Question: My husband's family owns an old, elaborately embossed brass cash register which was included with his grandfather's 1944 purchase of a Dennisville country store. It is 20 inches high, 9 inches wide, 16 inches deep and marked "St. Louis Cash Register Model 48." The machine has no keys and is operated by a lever. We would appreciate any information you can provide about this piece. - G.S., Linwood
Answer: Invented during the late 1870s by Ohio saloonkeeper James Ritty, the cash register enabled business owners to track profit and loss as well as the sales which shop clerks had mistakenly or purposefully not recorded when working without supervision. Originally protected by crude wooden covers, the machines eventually were housed in elaborate stamped or embossed metal cases.
Made by the St. Louis Cash Register Co. located in Missouri from 1915 until the mid-1920s when the firm was acquired by McCaskey Register Co., small machines such as yours often were found in barbershops and candy stores. The keyless cash registers - sometimes called cheese cutters - were operated by moving a brass lever around a dial on the machine's front and pressing down to record a transaction's amount.
Presently, such unusual small registers are considered especially desirable by collectors who pay $325 to $550 for working brass examples when the ma-chines are decorated with Art Nouveau or Deco style embossed designs and the ornamental top bracket is intact.
Question: Several years ago, I bought a 6 1/2-inch high, 8-inch in diameter, cobalt over clear cut glass compote at an estate sale. The piece is marked with an etched "Libbey" within a circle. Although it was tagged "Tassie" a woman who assisted me at the sale said she had no idea what that meant. Anything you can tell me about the piece will be helpful. - M.A., Bellmawr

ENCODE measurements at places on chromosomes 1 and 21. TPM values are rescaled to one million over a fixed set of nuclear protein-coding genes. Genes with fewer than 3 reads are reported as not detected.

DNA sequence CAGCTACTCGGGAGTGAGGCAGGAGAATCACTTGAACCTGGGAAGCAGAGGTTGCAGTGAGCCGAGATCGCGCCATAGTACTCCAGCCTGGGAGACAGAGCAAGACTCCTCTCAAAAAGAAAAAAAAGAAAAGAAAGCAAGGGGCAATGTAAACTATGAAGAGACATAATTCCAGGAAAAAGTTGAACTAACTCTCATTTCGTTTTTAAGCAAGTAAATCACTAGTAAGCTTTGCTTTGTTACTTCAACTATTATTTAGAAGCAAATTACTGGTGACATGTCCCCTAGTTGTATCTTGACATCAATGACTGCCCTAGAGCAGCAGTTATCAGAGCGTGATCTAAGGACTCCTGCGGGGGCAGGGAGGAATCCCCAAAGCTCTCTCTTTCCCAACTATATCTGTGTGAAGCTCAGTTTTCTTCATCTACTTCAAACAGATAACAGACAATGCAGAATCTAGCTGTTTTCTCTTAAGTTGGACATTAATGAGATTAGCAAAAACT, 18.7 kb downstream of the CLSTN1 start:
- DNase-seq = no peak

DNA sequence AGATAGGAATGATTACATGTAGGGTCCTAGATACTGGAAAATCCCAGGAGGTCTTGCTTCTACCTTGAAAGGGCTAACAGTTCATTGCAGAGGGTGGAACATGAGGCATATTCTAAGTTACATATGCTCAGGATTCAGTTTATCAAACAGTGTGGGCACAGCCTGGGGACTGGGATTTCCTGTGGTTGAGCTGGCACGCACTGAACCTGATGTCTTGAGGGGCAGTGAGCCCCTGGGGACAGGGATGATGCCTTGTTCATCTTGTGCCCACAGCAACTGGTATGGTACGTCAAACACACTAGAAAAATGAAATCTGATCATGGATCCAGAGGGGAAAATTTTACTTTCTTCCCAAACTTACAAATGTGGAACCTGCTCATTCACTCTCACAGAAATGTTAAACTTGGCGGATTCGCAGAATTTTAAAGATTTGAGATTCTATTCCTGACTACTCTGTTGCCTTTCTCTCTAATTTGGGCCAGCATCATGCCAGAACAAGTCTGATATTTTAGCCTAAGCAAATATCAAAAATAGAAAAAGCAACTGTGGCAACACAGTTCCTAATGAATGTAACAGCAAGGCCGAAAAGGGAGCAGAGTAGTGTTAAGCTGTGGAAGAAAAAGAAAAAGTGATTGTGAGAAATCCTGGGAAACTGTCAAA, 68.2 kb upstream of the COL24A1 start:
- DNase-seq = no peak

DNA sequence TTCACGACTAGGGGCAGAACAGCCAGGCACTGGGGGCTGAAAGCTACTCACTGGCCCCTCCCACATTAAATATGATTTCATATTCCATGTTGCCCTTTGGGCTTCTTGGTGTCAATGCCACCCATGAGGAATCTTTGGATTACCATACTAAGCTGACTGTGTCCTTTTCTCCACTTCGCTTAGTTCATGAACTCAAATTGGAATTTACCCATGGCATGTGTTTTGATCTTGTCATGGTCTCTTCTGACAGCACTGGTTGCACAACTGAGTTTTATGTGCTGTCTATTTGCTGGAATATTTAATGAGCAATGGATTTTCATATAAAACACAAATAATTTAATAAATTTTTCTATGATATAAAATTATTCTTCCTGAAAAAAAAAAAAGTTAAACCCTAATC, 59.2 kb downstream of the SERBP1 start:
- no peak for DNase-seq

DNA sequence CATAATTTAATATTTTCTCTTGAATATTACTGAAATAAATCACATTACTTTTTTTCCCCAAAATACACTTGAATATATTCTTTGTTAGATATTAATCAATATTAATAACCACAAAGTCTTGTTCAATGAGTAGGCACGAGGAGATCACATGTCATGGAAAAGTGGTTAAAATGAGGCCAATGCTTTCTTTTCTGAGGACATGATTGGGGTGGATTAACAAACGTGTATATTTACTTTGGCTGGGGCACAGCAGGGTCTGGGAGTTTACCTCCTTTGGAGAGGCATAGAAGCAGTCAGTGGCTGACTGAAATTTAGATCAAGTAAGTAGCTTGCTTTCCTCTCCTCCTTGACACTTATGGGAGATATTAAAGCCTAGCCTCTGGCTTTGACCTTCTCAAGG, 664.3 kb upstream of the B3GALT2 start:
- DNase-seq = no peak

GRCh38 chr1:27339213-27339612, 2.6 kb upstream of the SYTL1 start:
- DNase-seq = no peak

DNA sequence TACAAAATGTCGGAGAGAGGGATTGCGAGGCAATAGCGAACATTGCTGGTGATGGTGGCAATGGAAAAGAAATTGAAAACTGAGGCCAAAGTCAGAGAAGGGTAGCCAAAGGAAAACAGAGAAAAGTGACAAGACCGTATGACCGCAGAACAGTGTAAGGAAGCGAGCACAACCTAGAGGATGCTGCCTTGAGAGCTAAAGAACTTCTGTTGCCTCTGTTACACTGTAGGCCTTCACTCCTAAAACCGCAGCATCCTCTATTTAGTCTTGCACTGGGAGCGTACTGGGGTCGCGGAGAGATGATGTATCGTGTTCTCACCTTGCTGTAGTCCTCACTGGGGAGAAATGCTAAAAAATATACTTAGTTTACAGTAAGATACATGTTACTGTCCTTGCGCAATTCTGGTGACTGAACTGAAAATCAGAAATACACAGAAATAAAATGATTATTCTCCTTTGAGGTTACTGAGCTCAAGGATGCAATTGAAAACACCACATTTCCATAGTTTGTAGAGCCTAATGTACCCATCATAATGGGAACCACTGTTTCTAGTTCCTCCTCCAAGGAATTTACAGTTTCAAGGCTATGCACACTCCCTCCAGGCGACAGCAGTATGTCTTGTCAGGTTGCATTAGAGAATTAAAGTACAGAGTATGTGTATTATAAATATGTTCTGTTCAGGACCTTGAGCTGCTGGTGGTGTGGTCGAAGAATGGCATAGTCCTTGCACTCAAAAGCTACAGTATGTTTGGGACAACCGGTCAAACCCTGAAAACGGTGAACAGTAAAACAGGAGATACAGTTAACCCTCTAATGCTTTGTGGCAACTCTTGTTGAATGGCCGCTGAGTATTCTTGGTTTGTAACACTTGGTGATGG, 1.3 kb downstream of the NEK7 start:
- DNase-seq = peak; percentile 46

Answer: Used since 1824 to describe a shallow dish or bowl resting on a high, footed pedestal, the word tassie is believed to have Italian and Persian roots. Made of glass, ceramic or metal, the saucerlike ornamental bowls often hold fresh berries, cakes or sweetmeats.
The description you provided suggests your tassie is a cobalt and crystal cut-to-clear glass piece. Such tassies, produced at American cut-glass factories from 1915 through the 1920s, were luxury items created by encasing a quality clear glass item with molten colored glass and later cutting a pattern through the colored glass to reveal the sparkling crystal beneath.
The mark you have noted indicates your piece was made by the Libbey Glass Co. of Toledo, Ohio. Incorporated as W.L. Libbey & Sons in 1888, the firm produced high quality cut and engraved glassware throughout the Bril-liant Period and became part of the Owens-Illinois Glass Co. in 1936.
Signed Libbey cut-to-clear cobalt and crystal tassies such as yours presently sell for $85 to $110, when they are in mint condition.
Alyce Hand Benham is an antiques broker, appraiser and estate-liquidation specialist. Send questions to: Alyce Benham, Life section, The Press of Atlantic City, 1000 W. Washington Ave., Pleasantville, N.J. 08232. Email:
Letters may be used in future columns but cannot be answered individually, and photos cannot be returned.